Wednesday, November 25, 2015

What to Read When the World Feels too Rough...

Hi friends.

I listen to the news on the radio, and feel like I've been punched in the stomach. Friends share good things on Facebook, but also share news about Syrian refugees, or Black Lives Matter protesters being killed in Minneapolis, both of which leave me in tears. Oh, the world is in a sorry state. As much as I want to remain engaged and informed, sometime it is all a bit much. So I take a break and dive into a good book, and lose myself for an hour or two.

I often prefer dark, depressing books. But in times like these, I need something that will make me feel better and lift me up, prepared for whatever awaits next.

Below is a list, in no specific order, of books that I really liked which happen to be positive and/or have a happy ending.

All descriptions are taken from Goodreads.com (if you're a Goodreads member, "friend" me so that we can trade book lists!).


The Supremes at Earl’s All-You-Can-Eat by Edward Kelsey Moore
     Earl’s All-You-Can-Eat diner in Plainview, Indiana is home away from home for Odette, Clarice, and Barbara Jean.  Dubbed "The Supremes" by high school pals in the tumultuous 1960s, they’ve weathered life’s storms for over four decades and counseled one another through marriage and children, happiness and the blues.
     Now, however, they’re about to face their most challenging year yet. Proud, talented Clarice is struggling to keep up appearances as she deals with her husband’s humiliating infidelities; beautiful Barbara Jean is rocked by the tragic reverberations of a youthful love affair; and fearless Odette is about to embark on the most terrifying battle of her life. With wit, style and sublime talent, Edward Kelsey Moore brings together three devoted allies in a warmhearted novel that celebrates female friendship and second chances.

 The Guernsey Literary and Potato Peel Society by Mary Ann Shaffer and Annie Barrows
     “ I wonder how the book got to Guernsey? Perhaps there is some sort of secret homing instinct in books that brings them to their perfect readers.” January 1946: London is emerging from the shadow of the Second World War, and writer Juliet Ashton is looking for her next book subject. Who could imagine that she would find it in a letter from a man she’s never met, a native of the island of Guernsey, who has come across her name written inside a book by Charles Lamb….
     As Juliet and her new correspondent exchange letters, Juliet is drawn into the world of this man and his friends—and what a wonderfully eccentric world it is. The Guernsey Literary and Potato Peel Pie Society—born as a spur-of-the-moment alibi when its members were discovered breaking curfew by the Germans occupying their island—boasts a charming, funny, deeply human cast of characters, from pig farmers to phrenologists, literature lovers all.
     Juliet begins a remarkable correspondence with the society’s members, learning about their island, their taste in books, and the impact the recent German occupation has had on their lives. Captivated by their stories, she sets sail for Guernsey, and what she finds will change her forever.
     Written with warmth and humor as a series of letters, this novel is a celebration of the written word in all its guises, and of finding connection in the most surprising ways.

The Storied Life of A. J. Fikry by Gabrielle Zevin
     On the faded Island Books sign hanging over the porch of the Victorian cottage is the motto "No Man Is an Island; Every Book Is a World." A. J. Fikry, the irascible owner, is about to discover just what that truly means.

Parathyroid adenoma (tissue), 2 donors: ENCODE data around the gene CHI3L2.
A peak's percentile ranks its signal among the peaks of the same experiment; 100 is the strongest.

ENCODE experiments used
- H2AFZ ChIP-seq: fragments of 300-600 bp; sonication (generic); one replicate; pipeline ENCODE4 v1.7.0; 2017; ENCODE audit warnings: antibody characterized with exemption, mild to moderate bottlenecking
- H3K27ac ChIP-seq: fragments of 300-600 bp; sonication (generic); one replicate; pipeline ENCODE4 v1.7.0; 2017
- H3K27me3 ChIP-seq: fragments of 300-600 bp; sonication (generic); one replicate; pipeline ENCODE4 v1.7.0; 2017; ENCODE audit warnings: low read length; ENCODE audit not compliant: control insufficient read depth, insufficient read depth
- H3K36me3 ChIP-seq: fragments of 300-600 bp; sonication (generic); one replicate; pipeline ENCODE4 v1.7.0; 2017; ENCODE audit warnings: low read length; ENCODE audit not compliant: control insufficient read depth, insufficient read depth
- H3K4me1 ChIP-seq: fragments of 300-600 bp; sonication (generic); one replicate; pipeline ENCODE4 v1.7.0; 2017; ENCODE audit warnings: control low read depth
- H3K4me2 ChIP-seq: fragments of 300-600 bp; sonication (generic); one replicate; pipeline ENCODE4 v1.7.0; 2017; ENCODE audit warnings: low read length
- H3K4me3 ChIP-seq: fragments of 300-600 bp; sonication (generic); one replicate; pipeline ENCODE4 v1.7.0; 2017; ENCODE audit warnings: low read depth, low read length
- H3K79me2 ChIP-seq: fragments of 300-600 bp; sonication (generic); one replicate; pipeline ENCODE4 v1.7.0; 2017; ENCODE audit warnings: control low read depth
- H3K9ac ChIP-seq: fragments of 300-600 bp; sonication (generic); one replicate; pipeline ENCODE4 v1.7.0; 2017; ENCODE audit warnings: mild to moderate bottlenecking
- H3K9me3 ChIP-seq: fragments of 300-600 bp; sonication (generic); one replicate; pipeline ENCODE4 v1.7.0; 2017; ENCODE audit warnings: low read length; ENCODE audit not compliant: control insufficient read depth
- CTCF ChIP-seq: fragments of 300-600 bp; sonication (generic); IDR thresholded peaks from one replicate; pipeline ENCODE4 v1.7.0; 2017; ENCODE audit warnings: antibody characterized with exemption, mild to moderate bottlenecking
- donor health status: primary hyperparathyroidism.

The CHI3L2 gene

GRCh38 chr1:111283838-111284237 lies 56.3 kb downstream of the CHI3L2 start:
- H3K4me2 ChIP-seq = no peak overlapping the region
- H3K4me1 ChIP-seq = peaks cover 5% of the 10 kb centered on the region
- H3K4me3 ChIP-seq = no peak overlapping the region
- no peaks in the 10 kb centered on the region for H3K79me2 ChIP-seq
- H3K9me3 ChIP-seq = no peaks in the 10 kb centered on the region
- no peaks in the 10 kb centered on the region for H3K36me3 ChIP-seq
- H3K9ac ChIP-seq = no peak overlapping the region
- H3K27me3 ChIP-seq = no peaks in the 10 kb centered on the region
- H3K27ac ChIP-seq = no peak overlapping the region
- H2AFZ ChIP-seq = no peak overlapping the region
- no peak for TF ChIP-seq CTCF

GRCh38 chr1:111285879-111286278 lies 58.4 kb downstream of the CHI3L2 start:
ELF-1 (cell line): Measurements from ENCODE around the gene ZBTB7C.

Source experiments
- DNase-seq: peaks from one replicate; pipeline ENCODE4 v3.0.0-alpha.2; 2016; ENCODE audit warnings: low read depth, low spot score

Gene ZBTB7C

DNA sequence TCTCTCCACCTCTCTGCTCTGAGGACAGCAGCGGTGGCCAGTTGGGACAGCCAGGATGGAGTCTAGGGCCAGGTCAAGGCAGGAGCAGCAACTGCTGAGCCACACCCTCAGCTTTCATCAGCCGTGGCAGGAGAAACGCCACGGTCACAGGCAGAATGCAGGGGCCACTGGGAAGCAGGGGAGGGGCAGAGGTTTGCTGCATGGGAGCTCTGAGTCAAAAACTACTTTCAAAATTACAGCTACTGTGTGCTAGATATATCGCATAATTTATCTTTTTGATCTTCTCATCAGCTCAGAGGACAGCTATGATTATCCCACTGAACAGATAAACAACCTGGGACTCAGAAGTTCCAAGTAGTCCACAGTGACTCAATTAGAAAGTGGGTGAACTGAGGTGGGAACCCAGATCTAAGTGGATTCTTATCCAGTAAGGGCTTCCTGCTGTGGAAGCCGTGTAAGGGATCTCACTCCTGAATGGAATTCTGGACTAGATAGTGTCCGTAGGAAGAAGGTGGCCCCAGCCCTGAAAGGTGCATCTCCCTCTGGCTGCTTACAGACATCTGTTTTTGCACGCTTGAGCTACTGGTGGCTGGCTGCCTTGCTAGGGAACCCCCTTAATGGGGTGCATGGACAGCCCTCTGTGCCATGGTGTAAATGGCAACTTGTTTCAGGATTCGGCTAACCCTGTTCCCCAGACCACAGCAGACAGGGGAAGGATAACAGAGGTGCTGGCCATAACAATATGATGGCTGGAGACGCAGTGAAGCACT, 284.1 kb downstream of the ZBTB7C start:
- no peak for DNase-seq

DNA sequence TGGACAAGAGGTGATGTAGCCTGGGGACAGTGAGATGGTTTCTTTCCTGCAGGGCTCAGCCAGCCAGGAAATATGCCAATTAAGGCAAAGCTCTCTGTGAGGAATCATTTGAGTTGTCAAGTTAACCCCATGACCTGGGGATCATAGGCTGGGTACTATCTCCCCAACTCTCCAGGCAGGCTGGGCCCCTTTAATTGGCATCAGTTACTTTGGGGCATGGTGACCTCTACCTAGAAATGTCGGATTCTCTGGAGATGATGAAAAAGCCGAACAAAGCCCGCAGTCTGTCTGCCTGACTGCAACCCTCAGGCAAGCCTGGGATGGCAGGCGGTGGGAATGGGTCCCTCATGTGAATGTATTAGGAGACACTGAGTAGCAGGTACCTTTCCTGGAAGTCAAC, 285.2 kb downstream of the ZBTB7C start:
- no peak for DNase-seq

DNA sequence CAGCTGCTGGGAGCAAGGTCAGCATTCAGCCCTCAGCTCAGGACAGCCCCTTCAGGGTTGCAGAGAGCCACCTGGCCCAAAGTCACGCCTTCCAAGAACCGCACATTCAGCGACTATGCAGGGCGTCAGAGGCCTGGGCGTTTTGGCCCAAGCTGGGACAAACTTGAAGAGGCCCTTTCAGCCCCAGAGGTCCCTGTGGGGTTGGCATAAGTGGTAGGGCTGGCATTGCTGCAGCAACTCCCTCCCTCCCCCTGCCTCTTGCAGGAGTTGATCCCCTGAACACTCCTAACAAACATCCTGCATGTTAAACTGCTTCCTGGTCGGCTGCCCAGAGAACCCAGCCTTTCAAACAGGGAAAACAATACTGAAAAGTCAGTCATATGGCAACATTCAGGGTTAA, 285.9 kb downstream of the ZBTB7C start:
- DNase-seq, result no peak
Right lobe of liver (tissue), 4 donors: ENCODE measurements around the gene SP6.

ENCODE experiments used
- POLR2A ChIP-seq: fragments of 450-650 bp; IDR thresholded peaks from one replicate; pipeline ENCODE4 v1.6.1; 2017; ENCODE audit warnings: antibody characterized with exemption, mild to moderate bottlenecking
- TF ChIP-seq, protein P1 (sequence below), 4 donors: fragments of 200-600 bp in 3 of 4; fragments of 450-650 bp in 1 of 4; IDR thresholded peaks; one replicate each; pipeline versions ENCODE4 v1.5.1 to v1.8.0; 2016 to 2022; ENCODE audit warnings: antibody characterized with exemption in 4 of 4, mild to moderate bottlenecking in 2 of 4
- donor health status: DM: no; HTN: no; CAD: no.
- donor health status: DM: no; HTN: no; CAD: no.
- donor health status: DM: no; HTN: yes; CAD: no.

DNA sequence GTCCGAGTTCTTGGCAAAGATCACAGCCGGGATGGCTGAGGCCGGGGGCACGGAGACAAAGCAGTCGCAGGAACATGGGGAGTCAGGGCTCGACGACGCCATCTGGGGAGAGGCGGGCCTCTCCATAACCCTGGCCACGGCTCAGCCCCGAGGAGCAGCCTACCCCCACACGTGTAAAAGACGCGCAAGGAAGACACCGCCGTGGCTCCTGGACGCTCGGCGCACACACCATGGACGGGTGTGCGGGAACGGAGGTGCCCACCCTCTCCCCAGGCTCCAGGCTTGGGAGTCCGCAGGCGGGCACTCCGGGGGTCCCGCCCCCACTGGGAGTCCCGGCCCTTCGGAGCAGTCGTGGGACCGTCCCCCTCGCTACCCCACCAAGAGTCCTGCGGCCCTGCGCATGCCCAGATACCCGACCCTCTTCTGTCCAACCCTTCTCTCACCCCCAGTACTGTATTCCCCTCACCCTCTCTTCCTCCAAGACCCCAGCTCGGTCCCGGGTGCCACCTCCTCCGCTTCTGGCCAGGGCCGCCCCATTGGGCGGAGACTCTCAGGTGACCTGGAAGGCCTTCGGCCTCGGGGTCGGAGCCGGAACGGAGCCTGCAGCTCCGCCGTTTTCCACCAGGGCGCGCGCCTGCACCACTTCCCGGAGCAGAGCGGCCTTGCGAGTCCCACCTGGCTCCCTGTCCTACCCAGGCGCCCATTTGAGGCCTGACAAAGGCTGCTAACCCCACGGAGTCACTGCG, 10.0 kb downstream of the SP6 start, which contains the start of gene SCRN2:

A. J. Fikry's life is not at all what he expected it to be. His wife has died, his bookstore is experiencing the worst sales in its history, and now his prized possession, a rare collection of Poe poems, has been stolen. Slowly but surely, he is isolating himself from all the people of Alice Island-from Lambiase, the well-intentioned police officer who's always felt kindly toward Fikry; from Ismay, his sister-in-law who is hell-bent on saving him from his dreary self; from Amelia, the lovely and idealistic (if eccentric) Knightley Press sales rep who keeps on taking the ferry over to Alice Island, refusing to be deterred by A.J.'s bad attitude. Even the books in his store have stopped holding pleasure for him. These days, A.J. can only see them as a sign of a world that is changing too rapidly.
     And then a mysterious package appears at the bookstore. It's a small package, but large in weight. It's that unexpected arrival that gives A. J. Fikry the opportunity to make his life over, the ability to see everything anew. It doesn't take long for the locals to notice the change overcoming A.J.; or for that determined sales rep, Amelia, to see her curmudgeonly client in a new light; or for the wisdom of all those books to become again the lifeblood of A.J.'s world; or for everything to twist again into a version of his life that he didn't see coming. As surprising as it is moving, The Storied Life of A. J. Fikry is an unforgettable tale of transformation and second chances, an irresistible affirmation of why we read, and why we love.

Anne of Green Gables by L.M. Montgomery
Everyone's favorite redhead, the spunky Anne Shirley, begins her adventures at Green Gables, a farm outside Avonlea, Prince Edward Island. When the freckled girl realizes that the elderly Cuthberts wanted to adopt a boy instead, she begins to try to win them and, consequently, the reader, over.
NOTE from Alline - the TV series was pretty much perfect, but to read the story is to fall in love with Matthew, Marilla, Gilbert, Miss Stacey, and of course, Anne, all over again.

 
84, Charing Cross Road by Helene Hanff
It all began with a letter inquiring about second-hand books, written by Helene Hanff in New York, and posted to a bookshop at 84, Charing Cross Road in London. As Helene's sarcastic and witty letters are responded to by the stodgy and proper Frank Doel of 84, Charing Cross Road, a relationship blossoms into a warm and charming long-distance friendship lasting many years.